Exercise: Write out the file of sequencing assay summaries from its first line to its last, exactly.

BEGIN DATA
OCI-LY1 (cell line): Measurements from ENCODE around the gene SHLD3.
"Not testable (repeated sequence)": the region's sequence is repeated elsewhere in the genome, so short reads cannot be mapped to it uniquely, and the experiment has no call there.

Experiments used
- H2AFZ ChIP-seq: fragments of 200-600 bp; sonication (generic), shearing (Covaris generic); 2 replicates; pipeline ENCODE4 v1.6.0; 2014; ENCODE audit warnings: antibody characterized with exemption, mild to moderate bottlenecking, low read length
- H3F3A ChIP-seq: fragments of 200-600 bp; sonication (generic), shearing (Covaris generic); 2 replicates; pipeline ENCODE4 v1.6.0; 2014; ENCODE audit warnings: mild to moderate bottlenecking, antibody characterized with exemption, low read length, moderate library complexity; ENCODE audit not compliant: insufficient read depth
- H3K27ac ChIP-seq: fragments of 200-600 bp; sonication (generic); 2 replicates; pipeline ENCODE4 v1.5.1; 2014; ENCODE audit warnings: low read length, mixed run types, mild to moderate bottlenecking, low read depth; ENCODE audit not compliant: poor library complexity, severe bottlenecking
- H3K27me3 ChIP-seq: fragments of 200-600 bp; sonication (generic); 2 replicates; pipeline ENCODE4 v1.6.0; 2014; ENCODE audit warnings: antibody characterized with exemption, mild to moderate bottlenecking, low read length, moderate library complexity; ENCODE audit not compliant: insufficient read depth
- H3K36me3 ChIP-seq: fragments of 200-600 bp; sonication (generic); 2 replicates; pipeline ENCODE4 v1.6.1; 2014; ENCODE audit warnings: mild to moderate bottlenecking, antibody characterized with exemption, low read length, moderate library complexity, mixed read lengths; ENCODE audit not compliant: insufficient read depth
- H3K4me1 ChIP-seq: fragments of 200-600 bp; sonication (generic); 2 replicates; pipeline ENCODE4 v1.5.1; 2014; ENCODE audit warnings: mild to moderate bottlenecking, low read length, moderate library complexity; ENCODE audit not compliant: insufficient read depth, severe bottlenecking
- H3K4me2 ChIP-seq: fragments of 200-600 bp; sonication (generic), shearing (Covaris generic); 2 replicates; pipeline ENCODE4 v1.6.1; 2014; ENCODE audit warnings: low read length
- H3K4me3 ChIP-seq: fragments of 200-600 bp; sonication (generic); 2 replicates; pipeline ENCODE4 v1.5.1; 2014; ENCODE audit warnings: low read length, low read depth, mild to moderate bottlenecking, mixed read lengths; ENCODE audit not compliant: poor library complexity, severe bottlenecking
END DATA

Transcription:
OCI-LY1 (cell line): Measurements from ENCODE around the gene SHLD3.
"Not testable (repeated sequence)": the region's sequence is repeated elsewhere in the genome, so short reads cannot be mapped to it uniquely, and the experiment has no call there.

Experiments used
- H2AFZ ChIP-seq: fragments of 200-600 bp; sonication (generic), shearing (Covaris generic); 2 replicates; pipeline ENCODE4 v1.6.0; 2014; ENCODE audit warnings: antibody characterized with exemption, mild to moderate bottlenecking, low read length
- H3F3A ChIP-seq: fragments of 200-600 bp; sonication (generic), shearing (Covaris generic); 2 replicates; pipeline ENCODE4 v1.6.0; 2014; ENCODE audit warnings: mild to moderate bottlenecking, antibody characterized with exemption, low read length, moderate library complexity; ENCODE audit not compliant: insufficient read depth
- H3K27ac ChIP-seq: fragments of 200-600 bp; sonication (generic); 2 replicates; pipeline ENCODE4 v1.5.1; 2014; ENCODE audit warnings: low read length, mixed run types, mild to moderate bottlenecking, low read depth; ENCODE audit not compliant: poor library complexity, severe bottlenecking
- H3K27me3 ChIP-seq: fragments of 200-600 bp; sonication (generic); 2 replicates; pipeline ENCODE4 v1.6.0; 2014; ENCODE audit warnings: antibody characterized with exemption, mild to moderate bottlenecking, low read length, moderate library complexity; ENCODE audit not compliant: insufficient read depth
- H3K36me3 ChIP-seq: fragments of 200-600 bp; sonication (generic); 2 replicates; pipeline ENCODE4 v1.6.1; 2014; ENCODE audit warnings: mild to moderate bottlenecking, antibody characterized with exemption, low read length, moderate library complexity, mixed read lengths; ENCODE audit not compliant: insufficient read depth
- H3K4me1 ChIP-seq: fragments of 200-600 bp; sonication (generic); 2 replicates; pipeline ENCODE4 v1.5.1; 2014; ENCODE audit warnings: mild to moderate bottlenecking, low read length, moderate library complexity; ENCODE audit not compliant: insufficient read depth, severe bottlenecking
- H3K4me2 ChIP-seq: fragments of 200-600 bp; sonication (generic), shearing (Covaris generic); 2 replicates; pipeline ENCODE4 v1.6.1; 2014; ENCODE audit warnings: low read length
- H3K4me3 ChIP-seq: fragments of 200-600 bp; sonication (generic); 2 replicates; pipeline ENCODE4 v1.5.1; 2014; ENCODE audit warnings: low read length, low read depth, mild to moderate bottlenecking, mixed read lengths; ENCODE audit not compliant: poor library complexity, severe bottlenecking